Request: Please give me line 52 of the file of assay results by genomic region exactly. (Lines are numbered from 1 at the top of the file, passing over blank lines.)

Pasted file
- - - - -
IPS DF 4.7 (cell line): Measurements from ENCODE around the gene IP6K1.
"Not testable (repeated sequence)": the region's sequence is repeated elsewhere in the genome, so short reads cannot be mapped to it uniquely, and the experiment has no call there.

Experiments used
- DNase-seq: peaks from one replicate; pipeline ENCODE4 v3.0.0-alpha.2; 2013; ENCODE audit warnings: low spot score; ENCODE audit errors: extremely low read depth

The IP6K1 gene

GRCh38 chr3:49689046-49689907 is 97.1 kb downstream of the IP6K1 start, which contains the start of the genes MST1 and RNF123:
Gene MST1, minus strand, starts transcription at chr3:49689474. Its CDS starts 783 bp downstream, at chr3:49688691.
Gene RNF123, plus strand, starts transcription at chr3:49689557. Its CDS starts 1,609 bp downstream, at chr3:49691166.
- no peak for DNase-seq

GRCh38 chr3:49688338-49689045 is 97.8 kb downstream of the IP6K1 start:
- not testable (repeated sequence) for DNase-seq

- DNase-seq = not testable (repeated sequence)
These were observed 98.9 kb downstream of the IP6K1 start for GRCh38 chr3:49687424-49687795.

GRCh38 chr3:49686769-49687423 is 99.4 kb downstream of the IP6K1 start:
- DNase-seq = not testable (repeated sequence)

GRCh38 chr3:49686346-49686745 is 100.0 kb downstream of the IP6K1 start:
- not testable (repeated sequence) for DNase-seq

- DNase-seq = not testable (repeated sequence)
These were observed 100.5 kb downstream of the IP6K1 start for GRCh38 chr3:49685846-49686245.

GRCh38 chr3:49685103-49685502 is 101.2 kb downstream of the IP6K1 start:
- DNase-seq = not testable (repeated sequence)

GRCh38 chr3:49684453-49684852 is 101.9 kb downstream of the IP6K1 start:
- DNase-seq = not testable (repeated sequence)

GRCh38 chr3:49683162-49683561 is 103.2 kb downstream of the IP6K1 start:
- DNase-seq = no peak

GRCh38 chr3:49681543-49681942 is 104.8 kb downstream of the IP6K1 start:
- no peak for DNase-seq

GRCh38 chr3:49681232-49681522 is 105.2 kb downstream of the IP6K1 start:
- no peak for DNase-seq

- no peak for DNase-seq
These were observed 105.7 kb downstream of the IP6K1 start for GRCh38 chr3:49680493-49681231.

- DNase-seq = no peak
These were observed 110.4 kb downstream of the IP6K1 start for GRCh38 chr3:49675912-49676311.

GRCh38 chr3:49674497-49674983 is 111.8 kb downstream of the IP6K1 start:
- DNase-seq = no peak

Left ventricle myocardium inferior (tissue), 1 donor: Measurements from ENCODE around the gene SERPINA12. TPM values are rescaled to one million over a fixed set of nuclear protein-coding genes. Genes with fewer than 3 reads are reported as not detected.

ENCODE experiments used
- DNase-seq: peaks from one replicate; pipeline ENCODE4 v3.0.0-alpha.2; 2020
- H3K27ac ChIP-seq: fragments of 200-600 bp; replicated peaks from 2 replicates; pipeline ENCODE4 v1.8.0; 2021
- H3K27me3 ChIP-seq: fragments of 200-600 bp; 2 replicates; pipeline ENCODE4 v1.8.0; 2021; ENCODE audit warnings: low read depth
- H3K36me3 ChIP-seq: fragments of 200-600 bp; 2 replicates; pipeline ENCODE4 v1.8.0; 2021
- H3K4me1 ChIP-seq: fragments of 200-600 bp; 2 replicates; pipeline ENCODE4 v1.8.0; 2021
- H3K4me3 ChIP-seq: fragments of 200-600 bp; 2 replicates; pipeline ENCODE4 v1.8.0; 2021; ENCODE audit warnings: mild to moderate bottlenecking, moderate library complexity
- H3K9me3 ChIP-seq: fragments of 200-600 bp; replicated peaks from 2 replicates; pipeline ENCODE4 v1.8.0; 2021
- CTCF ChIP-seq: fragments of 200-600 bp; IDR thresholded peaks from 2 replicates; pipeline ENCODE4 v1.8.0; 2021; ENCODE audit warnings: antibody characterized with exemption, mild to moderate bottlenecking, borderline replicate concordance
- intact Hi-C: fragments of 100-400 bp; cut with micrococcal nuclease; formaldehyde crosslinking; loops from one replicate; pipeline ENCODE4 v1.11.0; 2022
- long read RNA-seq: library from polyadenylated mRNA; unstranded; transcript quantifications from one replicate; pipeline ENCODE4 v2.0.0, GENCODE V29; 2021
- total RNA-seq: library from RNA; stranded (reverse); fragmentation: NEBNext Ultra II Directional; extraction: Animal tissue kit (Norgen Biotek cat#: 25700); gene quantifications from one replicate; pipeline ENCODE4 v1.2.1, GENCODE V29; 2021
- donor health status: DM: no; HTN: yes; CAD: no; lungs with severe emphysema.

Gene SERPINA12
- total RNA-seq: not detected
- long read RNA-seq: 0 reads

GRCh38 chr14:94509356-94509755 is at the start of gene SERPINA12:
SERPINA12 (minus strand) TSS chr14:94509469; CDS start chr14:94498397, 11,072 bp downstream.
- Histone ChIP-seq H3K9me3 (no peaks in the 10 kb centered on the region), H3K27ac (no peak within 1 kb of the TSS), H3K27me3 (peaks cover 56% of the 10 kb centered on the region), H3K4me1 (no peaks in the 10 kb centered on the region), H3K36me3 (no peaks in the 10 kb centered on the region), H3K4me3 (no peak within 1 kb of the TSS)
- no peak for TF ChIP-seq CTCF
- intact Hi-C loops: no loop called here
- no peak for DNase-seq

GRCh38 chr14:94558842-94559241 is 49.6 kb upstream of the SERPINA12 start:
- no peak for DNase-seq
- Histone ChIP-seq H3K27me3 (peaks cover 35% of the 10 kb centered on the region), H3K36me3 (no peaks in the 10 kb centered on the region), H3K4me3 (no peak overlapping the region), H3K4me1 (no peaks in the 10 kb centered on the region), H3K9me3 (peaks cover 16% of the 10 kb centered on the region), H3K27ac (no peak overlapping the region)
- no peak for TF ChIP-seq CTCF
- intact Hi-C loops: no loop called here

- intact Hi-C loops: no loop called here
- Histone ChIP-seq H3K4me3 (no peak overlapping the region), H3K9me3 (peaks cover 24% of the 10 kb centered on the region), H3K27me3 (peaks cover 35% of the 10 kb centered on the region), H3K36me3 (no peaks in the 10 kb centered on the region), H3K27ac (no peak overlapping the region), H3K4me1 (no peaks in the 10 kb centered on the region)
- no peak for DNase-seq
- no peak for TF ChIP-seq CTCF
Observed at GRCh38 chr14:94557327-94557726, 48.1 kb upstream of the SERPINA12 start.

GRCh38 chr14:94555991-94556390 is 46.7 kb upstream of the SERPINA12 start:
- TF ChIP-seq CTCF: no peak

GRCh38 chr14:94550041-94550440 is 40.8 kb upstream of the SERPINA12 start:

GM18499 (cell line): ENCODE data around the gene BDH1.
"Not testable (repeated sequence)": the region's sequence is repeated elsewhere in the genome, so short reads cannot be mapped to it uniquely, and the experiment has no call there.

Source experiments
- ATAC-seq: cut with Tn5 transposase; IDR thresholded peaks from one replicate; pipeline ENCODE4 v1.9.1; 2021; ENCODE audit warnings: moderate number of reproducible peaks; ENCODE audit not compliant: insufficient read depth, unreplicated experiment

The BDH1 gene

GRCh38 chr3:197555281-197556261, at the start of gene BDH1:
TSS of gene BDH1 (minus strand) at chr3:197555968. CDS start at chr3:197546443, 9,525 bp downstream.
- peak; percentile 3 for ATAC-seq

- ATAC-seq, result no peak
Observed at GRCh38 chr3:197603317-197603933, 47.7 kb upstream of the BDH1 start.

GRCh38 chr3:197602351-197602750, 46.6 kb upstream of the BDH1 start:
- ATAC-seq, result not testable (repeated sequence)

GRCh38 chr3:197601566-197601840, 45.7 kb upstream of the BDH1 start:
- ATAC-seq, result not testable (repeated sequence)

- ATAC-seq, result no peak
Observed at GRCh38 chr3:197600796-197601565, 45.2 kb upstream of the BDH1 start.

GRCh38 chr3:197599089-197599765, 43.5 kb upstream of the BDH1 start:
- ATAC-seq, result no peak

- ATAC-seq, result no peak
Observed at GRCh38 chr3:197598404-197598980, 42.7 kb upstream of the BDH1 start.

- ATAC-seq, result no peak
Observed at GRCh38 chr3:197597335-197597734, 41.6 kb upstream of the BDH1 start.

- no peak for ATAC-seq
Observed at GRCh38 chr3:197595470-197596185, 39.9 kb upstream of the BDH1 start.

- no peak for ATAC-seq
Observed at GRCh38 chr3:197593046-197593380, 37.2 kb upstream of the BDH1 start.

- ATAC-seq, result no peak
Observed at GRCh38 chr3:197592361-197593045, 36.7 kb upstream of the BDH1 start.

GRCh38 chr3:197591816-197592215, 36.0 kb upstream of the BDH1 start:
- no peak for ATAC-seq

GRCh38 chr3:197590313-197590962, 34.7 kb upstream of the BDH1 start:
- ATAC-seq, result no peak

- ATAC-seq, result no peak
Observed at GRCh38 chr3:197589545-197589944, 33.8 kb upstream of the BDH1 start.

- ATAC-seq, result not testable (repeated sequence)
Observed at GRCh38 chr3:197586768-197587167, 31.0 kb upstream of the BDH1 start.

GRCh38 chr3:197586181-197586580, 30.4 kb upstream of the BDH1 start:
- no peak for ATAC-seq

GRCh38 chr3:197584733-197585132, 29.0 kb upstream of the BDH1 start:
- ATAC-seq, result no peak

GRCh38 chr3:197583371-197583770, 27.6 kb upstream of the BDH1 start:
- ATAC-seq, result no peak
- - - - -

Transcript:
- long read RNA-seq: 0 reads